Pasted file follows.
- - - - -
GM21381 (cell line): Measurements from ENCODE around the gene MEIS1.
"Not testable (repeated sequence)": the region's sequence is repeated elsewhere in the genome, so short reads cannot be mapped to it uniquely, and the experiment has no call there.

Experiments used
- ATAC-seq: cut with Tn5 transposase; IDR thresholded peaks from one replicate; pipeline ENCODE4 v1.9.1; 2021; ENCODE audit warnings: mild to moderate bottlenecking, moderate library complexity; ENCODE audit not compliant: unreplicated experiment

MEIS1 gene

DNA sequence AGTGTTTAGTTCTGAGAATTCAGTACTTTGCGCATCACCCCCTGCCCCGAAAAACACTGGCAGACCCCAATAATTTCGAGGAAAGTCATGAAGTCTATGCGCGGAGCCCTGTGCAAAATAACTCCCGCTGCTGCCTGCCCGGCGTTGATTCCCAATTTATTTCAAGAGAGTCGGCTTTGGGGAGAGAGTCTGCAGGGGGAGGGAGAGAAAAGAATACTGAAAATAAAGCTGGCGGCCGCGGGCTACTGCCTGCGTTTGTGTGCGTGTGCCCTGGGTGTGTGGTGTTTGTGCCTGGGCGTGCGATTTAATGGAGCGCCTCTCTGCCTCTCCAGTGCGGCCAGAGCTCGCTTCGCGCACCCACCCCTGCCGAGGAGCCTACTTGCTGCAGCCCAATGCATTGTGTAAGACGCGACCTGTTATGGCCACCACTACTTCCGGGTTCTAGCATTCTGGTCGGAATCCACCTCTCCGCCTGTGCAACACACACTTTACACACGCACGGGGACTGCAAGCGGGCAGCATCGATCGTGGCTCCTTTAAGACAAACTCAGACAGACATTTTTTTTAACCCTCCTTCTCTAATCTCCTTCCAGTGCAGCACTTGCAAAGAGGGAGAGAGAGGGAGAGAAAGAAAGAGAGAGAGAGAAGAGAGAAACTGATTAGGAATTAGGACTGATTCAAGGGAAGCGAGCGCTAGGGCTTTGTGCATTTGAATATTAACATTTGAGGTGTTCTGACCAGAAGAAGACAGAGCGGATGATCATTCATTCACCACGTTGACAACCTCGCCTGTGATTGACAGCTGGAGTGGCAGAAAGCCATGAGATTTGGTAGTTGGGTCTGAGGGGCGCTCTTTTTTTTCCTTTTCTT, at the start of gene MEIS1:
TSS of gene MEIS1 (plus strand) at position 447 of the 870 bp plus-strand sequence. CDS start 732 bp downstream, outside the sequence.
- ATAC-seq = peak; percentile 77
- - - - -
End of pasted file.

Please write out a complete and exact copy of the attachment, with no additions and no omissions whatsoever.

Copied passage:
GM21381 (cell line): Measurements from ENCODE around the gene MEIS1.
"Not testable (repeated sequence)": the region's sequence is repeated elsewhere in the genome, so short reads cannot be mapped to it uniquely, and the experiment has no call there.

Experiments used
- ATAC-seq: cut with Tn5 transposase; IDR thresholded peaks from one replicate; pipeline ENCODE4 v1.9.1; 2021; ENCODE audit warnings: mild to moderate bottlenecking, moderate library complexity; ENCODE audit not compliant: unreplicated experiment

MEIS1 gene

DNA sequence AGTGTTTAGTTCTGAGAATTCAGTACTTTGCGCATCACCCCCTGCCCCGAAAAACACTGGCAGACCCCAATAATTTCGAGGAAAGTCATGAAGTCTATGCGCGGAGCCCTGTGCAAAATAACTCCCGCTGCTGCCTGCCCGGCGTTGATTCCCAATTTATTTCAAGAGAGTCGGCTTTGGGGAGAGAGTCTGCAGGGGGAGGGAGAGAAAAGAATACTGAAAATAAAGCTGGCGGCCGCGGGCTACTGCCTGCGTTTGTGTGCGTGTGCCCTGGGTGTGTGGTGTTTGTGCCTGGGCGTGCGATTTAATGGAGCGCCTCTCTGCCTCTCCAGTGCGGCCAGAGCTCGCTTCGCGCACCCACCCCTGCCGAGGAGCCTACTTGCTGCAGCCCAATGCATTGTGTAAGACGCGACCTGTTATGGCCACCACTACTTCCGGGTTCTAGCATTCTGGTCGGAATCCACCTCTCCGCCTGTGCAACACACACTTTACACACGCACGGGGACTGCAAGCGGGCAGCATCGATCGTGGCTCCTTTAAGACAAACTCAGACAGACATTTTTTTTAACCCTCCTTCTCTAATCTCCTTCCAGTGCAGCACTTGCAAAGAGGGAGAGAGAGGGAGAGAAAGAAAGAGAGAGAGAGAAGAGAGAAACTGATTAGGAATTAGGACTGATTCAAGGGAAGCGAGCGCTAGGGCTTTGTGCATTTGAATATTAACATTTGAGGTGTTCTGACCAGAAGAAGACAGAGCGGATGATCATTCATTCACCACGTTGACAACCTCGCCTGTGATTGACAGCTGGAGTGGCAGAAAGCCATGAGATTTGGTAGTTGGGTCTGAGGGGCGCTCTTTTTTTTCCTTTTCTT, at the start of gene MEIS1:
TSS of gene MEIS1 (plus strand) at position 447 of the 870 bp plus-strand sequence. CDS start 732 bp downstream, outside the sequence.
- ATAC-seq = peak; percentile 77